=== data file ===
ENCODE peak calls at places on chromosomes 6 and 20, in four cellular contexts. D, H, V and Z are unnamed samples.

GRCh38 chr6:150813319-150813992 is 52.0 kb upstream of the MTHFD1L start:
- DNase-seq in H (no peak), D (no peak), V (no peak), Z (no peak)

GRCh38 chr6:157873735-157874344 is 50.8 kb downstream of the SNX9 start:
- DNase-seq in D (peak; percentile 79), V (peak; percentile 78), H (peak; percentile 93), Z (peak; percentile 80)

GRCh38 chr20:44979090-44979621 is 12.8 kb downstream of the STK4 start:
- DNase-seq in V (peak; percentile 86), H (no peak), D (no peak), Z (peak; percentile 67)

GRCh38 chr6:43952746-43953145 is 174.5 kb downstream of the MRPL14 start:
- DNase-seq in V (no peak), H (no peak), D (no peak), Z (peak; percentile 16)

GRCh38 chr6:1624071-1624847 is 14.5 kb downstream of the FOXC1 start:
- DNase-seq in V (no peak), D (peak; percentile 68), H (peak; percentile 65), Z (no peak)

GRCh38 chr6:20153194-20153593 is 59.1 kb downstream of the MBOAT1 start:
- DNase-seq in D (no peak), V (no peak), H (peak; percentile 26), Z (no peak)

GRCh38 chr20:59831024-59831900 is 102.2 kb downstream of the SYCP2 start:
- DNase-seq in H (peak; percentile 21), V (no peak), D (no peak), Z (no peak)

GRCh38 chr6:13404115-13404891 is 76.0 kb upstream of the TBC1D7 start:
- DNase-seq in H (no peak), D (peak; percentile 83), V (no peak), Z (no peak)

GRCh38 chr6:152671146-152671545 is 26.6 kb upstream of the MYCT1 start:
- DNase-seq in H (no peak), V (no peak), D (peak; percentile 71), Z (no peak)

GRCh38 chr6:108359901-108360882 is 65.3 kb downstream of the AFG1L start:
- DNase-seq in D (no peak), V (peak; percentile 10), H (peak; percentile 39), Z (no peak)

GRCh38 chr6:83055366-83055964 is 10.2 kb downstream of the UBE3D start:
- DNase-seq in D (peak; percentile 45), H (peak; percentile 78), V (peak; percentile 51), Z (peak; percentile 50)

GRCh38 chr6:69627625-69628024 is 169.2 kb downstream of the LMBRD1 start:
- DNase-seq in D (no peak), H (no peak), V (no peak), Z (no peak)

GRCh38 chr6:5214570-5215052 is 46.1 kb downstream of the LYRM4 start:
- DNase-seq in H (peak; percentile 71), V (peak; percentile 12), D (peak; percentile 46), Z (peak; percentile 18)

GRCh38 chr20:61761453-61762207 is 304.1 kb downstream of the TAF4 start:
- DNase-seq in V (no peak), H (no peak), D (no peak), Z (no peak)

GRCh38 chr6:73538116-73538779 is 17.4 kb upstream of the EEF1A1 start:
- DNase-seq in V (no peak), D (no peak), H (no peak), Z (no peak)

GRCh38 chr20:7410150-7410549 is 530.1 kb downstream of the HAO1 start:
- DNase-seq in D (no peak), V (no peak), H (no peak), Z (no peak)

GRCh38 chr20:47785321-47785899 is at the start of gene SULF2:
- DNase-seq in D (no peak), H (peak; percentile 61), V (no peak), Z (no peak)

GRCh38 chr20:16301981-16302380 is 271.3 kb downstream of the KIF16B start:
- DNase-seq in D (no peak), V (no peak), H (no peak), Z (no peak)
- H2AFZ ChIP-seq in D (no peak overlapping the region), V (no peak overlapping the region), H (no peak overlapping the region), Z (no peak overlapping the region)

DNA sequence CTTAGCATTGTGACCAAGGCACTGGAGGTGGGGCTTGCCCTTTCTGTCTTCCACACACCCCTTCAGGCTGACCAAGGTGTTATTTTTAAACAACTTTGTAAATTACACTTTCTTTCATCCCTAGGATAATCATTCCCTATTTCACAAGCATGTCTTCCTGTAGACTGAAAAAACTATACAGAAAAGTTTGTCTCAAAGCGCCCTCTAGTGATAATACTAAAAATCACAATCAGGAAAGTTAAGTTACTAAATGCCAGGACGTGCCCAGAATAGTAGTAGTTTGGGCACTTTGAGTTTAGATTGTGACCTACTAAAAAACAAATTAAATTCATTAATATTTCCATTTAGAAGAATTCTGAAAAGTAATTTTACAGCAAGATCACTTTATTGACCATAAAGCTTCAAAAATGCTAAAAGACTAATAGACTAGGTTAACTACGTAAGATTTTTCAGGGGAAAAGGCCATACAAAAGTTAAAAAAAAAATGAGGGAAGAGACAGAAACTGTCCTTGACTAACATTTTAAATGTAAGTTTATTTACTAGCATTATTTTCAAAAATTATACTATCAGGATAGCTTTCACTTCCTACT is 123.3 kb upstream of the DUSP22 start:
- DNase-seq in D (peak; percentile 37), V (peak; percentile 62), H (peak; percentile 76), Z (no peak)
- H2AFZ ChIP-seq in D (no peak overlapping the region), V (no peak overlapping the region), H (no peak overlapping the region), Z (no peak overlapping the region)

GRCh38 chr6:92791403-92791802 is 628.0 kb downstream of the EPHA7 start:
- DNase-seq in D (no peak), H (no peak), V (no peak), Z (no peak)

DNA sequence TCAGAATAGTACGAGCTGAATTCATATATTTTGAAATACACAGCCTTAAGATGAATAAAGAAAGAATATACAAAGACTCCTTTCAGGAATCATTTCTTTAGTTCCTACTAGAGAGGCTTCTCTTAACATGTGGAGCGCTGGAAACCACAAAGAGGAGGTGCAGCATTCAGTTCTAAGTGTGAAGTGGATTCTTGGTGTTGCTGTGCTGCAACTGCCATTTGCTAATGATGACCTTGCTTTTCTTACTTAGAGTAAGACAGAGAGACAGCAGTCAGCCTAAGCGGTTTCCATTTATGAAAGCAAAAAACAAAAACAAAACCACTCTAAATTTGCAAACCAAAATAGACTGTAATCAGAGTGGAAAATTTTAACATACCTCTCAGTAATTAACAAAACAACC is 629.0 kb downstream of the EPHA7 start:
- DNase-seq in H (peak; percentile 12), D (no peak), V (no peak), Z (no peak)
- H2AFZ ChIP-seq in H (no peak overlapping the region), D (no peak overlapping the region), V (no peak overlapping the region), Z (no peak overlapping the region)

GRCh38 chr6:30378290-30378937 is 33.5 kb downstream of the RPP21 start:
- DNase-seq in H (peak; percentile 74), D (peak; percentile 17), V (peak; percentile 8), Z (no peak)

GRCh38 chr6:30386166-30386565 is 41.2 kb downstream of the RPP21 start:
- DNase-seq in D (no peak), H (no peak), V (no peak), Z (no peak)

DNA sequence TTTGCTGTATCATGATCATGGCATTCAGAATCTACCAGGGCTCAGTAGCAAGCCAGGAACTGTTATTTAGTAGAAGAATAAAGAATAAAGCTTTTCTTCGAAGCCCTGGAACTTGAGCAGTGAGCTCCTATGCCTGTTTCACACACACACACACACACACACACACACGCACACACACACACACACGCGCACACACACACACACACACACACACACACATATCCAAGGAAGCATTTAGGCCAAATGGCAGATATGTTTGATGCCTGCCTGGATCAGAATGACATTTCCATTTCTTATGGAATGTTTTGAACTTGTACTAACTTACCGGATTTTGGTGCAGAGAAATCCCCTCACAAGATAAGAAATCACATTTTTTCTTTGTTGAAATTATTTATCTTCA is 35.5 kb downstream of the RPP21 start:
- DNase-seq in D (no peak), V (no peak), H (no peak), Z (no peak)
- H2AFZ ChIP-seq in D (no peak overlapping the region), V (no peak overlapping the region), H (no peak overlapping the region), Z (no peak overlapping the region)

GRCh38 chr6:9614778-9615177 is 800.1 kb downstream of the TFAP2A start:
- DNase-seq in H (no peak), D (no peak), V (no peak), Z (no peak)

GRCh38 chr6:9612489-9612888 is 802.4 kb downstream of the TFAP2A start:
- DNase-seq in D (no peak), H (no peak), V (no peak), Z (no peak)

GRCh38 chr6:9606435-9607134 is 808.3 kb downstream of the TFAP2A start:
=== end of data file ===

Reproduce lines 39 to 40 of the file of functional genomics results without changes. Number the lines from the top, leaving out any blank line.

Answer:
DNA sequence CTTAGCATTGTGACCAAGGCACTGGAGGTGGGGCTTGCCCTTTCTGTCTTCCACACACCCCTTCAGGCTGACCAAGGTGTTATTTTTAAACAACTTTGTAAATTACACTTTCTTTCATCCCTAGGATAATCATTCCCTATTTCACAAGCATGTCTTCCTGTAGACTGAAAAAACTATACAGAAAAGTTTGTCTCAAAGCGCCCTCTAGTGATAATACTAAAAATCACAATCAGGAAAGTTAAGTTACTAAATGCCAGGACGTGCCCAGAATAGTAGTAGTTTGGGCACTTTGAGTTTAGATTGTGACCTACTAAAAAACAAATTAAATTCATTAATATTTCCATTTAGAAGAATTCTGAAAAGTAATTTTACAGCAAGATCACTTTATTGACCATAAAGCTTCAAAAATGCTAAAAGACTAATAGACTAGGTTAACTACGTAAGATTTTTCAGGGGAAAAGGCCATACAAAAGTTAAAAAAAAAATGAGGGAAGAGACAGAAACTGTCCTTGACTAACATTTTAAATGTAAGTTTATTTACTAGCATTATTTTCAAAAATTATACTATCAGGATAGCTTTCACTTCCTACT is 123.3 kb upstream of the DUSP22 start:
- DNase-seq in D (peak; percentile 37), V (peak; percentile 62), H (peak; percentile 76), Z (no peak)